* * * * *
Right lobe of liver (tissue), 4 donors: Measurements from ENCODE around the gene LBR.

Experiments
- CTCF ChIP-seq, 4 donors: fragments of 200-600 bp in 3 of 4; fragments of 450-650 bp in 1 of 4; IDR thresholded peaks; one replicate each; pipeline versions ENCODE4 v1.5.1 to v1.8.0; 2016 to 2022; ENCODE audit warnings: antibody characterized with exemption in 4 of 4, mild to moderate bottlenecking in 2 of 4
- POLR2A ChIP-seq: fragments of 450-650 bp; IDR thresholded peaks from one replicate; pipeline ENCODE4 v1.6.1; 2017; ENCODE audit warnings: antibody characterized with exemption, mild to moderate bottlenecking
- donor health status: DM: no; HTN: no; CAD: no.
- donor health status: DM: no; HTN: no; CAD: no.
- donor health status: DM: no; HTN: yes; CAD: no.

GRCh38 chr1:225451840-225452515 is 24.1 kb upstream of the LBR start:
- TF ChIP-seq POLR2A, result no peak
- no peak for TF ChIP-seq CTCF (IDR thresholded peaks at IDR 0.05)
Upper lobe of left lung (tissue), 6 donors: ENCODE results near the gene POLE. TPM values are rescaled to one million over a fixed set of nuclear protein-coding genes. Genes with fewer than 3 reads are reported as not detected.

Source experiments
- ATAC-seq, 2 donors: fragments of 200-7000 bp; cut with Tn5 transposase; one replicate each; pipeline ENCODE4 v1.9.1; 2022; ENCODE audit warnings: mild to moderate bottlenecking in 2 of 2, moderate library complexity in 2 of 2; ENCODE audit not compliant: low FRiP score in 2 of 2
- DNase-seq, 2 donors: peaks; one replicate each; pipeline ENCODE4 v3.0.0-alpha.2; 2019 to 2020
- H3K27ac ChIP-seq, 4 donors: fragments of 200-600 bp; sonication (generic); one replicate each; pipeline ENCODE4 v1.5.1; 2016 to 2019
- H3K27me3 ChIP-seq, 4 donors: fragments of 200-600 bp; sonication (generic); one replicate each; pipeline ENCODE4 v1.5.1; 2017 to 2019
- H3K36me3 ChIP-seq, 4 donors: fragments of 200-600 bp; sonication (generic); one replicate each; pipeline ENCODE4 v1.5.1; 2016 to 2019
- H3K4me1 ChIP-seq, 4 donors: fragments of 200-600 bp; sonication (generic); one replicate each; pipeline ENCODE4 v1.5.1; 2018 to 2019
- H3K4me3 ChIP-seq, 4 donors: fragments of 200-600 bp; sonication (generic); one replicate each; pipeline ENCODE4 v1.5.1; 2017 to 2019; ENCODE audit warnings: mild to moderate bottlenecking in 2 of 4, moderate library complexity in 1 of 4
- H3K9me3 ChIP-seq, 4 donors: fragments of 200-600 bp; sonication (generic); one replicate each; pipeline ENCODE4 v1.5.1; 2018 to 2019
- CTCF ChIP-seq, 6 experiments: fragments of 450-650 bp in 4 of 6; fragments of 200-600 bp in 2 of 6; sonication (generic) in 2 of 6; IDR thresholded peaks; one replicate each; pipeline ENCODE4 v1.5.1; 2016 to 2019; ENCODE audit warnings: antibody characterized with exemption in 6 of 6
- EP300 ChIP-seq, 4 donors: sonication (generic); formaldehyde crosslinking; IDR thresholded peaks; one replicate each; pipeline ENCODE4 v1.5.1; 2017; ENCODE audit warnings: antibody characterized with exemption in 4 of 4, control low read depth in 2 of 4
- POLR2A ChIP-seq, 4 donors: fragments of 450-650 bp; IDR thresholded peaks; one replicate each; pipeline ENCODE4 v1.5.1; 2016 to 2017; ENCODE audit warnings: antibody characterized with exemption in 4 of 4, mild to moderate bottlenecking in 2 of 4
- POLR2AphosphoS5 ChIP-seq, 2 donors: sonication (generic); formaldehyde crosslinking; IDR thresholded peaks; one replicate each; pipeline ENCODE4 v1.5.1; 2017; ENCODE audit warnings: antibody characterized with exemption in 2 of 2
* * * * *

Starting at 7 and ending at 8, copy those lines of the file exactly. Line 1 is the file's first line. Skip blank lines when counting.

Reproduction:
- donor health status: DM: no; HTN: yes; CAD: no.

GRCh38 chr1:225451840-225452515 is 24.1 kb upstream of the LBR start: